Alaska's three-way Senate fight has quickly become one of the hottest showdowns to watch of the races set to be decided on Tuesday. Since the state's August primary when Tea Party-backed Joe Miller swiped the state's Republican nomination from incumbent Sen. Lisa Murkowski -- who is now making a write-in campaign -- the race between the two contenders and Democratic nominee Scott McAdams has been rife with drama and unpredictability that continues to rage going into decision day.
According to a survey released by Public Policy Polling on Sunday night, Miller is currently running ahead of the pack, locking-up 37 percent voter support. Murkowski and McAdams both boast 30 percent of the state's vote, the poll shows. A closer look at the numbers highlights the unusual factors at play in the election scenario.
News of Miller's lead comes on the heels of the candidate finding himself embroiled in a firestorm of controversy surrounding ethics violations he made in 2008 while working as a government attorney. It recently came to light that the GOP hopeful himself admitted to lying about his involvement in the matter at the time. In this context, it should perhaps come as no surprise that while Miller heads into election day maintaining frontrunner status, the Senate contender is looked upon unfavorably by majority of the Alaska electorate, according to the PPP poll. Among the candidates, it is McAdams, likely the least well known of the three, who is viewed the most favorably by voters in the Last Frontier.
"This race has been so unpredictable I wouldn't write off any of the candidates yet," explained Dean Debnam, President of Public Policy Polling. "Joe Miller certainly looks like the favorite but the biggest surprise in Alaska this year would be if there wasn't a surprise."
An excerpt of analysis from PPP:
It appears that Murkowski will lose this race. There are 2 main reasons for that. The first is that she retained little goodwill from Republicans after deciding to make an independent bid. Only 27% of GOP voters are planning to vote for her on Tuesday, down from 31% from a PPP poll earlier in October. The second reason Murkowski's headed for a loss is that she failed to dominate with independents. She is slightly ahead with them, getting 34% to 32% for McAdams and 31% for Miller. But they're not providing her with a strong base of support the way Democrats are for McAdams and Republicans for Miller.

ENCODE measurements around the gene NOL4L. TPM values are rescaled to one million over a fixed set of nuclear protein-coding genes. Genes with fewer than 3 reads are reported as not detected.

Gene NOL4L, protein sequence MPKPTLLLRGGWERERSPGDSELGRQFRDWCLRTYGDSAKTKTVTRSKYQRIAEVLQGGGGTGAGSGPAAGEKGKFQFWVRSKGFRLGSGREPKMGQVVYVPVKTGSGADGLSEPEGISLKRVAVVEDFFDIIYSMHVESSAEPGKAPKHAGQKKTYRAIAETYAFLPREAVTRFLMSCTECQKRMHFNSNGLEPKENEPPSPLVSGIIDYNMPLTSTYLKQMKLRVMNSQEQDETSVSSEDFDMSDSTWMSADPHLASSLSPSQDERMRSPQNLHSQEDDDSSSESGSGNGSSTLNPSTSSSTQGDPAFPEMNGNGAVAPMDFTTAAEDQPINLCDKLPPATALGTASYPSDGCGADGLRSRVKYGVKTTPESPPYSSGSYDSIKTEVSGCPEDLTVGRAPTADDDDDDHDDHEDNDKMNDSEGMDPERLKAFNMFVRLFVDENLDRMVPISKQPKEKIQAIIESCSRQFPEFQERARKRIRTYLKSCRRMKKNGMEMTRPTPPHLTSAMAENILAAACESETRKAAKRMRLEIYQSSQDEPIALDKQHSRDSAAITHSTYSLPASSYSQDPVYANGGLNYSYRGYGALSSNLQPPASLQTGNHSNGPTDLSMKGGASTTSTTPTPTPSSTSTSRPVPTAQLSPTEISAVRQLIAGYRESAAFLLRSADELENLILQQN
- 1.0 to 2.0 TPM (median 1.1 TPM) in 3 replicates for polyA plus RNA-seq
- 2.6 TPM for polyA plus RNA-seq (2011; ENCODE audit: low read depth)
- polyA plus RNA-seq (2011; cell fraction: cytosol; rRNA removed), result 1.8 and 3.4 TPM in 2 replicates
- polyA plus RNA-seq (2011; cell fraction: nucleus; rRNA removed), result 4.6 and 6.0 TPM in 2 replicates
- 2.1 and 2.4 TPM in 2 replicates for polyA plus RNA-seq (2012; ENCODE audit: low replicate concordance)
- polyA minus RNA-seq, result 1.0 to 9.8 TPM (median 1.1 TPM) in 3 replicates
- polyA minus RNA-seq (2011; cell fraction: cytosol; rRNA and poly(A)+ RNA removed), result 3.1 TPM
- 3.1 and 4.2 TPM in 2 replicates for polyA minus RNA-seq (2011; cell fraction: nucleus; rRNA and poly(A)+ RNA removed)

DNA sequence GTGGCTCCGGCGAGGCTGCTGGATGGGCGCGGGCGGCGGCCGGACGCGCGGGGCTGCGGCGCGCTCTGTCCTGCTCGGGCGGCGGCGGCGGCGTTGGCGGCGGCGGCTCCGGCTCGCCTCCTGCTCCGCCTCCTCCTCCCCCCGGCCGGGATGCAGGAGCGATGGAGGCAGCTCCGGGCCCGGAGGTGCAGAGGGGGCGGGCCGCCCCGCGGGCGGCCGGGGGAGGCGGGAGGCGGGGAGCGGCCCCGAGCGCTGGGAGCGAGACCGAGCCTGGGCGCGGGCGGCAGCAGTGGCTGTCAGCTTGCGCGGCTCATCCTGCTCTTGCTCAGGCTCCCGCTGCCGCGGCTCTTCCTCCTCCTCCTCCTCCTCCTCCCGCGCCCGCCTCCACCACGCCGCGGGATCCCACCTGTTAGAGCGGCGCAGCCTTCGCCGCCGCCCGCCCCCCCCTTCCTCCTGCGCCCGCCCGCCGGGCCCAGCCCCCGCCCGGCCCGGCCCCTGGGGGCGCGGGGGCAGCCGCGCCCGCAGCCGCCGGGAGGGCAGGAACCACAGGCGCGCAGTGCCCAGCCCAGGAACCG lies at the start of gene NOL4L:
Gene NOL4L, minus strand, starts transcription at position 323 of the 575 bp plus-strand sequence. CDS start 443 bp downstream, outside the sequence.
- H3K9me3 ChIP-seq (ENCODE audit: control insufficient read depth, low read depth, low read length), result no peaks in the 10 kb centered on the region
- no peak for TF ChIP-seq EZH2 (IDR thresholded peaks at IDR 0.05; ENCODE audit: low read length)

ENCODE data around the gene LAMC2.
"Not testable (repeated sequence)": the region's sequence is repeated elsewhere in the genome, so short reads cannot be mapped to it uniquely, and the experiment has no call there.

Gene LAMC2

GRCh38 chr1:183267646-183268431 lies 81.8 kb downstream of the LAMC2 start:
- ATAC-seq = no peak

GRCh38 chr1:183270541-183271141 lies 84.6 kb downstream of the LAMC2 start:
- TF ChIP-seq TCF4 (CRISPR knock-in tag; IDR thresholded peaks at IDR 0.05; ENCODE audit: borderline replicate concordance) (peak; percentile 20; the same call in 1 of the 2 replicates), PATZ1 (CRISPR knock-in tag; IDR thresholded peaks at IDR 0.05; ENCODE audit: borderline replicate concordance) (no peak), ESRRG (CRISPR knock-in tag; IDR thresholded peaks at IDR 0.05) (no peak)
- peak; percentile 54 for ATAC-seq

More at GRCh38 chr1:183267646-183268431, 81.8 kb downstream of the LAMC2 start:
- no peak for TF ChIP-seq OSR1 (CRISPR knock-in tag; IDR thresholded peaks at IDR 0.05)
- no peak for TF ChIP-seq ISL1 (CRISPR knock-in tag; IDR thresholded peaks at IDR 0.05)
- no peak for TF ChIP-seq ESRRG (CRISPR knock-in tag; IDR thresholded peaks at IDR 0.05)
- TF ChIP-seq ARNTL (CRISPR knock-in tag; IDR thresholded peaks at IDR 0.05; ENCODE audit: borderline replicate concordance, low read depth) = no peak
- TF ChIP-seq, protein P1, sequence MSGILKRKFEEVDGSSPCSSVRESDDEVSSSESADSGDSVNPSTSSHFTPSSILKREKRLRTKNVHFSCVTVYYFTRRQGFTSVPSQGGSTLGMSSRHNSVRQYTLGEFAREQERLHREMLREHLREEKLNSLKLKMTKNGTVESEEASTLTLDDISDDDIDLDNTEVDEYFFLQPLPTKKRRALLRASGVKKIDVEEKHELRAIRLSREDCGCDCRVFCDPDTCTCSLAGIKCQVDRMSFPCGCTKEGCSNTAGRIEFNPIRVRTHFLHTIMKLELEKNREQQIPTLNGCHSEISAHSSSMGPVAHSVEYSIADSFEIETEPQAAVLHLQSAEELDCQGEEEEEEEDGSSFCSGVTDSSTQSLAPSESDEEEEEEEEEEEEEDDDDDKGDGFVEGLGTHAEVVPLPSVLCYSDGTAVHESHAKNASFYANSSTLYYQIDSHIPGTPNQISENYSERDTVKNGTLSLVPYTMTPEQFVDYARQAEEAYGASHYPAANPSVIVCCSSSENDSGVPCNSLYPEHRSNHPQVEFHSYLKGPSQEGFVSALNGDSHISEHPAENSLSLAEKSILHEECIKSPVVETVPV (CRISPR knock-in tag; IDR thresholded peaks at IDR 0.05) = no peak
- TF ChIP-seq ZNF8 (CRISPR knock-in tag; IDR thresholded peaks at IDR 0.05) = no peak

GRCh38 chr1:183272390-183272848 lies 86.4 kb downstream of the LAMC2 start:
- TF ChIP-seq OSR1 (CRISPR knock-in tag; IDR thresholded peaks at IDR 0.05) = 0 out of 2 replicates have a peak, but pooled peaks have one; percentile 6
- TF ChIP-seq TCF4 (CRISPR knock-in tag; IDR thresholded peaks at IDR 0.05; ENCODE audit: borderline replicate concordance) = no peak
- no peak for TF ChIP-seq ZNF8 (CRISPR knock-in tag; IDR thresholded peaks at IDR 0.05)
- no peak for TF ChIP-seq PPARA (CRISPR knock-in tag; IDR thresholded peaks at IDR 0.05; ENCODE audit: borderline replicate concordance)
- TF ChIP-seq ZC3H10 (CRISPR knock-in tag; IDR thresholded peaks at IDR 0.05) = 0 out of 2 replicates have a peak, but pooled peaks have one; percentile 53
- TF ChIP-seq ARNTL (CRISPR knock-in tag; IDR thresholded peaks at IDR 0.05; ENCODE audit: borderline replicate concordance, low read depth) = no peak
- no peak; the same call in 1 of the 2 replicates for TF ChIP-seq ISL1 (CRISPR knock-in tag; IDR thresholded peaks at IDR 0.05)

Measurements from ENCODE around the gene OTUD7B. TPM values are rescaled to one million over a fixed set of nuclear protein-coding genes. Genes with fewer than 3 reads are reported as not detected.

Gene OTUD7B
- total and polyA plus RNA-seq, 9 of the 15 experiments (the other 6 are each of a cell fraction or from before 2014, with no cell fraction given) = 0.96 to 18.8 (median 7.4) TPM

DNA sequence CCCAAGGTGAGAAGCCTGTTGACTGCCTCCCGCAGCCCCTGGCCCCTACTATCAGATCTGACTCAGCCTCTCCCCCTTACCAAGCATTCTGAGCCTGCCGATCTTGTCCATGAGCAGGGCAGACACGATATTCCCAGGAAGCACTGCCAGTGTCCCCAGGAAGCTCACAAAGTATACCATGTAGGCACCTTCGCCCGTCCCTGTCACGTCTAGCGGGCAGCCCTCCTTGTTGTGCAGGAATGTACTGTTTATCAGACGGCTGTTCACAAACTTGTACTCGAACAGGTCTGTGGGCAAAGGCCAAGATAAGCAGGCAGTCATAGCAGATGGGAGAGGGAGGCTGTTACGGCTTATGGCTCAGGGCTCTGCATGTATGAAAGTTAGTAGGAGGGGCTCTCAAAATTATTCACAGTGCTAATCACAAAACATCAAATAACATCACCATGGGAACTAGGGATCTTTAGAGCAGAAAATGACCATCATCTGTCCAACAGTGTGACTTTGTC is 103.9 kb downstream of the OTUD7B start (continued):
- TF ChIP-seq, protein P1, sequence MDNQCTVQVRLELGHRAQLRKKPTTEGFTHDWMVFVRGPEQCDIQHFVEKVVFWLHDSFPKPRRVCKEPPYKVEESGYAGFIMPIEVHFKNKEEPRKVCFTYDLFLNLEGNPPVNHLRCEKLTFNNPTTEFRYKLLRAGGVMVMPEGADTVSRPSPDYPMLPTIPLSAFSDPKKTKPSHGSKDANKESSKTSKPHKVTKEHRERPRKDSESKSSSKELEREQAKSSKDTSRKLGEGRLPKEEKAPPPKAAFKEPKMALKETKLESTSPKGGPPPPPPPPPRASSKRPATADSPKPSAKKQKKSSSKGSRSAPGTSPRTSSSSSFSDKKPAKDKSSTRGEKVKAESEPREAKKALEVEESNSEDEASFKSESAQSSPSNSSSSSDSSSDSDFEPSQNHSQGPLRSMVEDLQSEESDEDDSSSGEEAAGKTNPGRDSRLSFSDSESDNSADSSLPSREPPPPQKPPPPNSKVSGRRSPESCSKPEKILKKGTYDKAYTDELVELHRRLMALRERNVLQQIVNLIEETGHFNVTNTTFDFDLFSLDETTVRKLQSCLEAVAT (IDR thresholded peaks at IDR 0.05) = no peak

The grim outlook for Murkowski painted by the latest numbers out on the Alaska race perhaps explains buzz resurfacing about the prospect of the incumbent lawmaker pulling a party-switch to caucus with Democrats in the event she manages to pull off a win in her reelection bid. The speculation comes despite the fact that Murkowski recently signaled that the possibility of jumping ship from the GOP was off the table.
Here's what Murkowski herself said when asked about the caucus issue in an interview with Time magazine:
If you win, would you consider caucusing with the Democrats?
No. I'm a Republican. I'm running as a write-in Republican candidate. So, I'm not my party's nominee. Does that give me a little more flexibility and independence? Perhaps, yes...
A spokesman for Murkowki's campaign reaffirmed to the Associated Press on Monday that Murkowski's position on the matter remains unchanged.
So, what can Tuesday's Senate election in Alaska be expected to produce at the end of the day? Just one day before the culmination of the race, Democrats find themselves bestowed with an unexpected opportunity to pick-up a GOP seat in the upper congressional chamber, while Republicans have before them two candidates whose hypothetical wins would allow them to keep the seat; however, there is still cause for concern with the intense scrutiny that has become fixated on Miller's campaign and the dwindling odds faced by Murkowski. The bottom line: anything can happen.
The New York Times reports how the unusual nature of the three-way race could leave the unpredictability lingering beyond ballots are cast in Alaska on election day:
The wrinkles of a write-in campaign in an Alaskan election could mean it takes weeks before anyone knows whether Senator Lisa Murkowski pulled off a political miracle.
Then again, the race could be called on election night. Or it could end up in court, making the long Arctic winter seem even longer.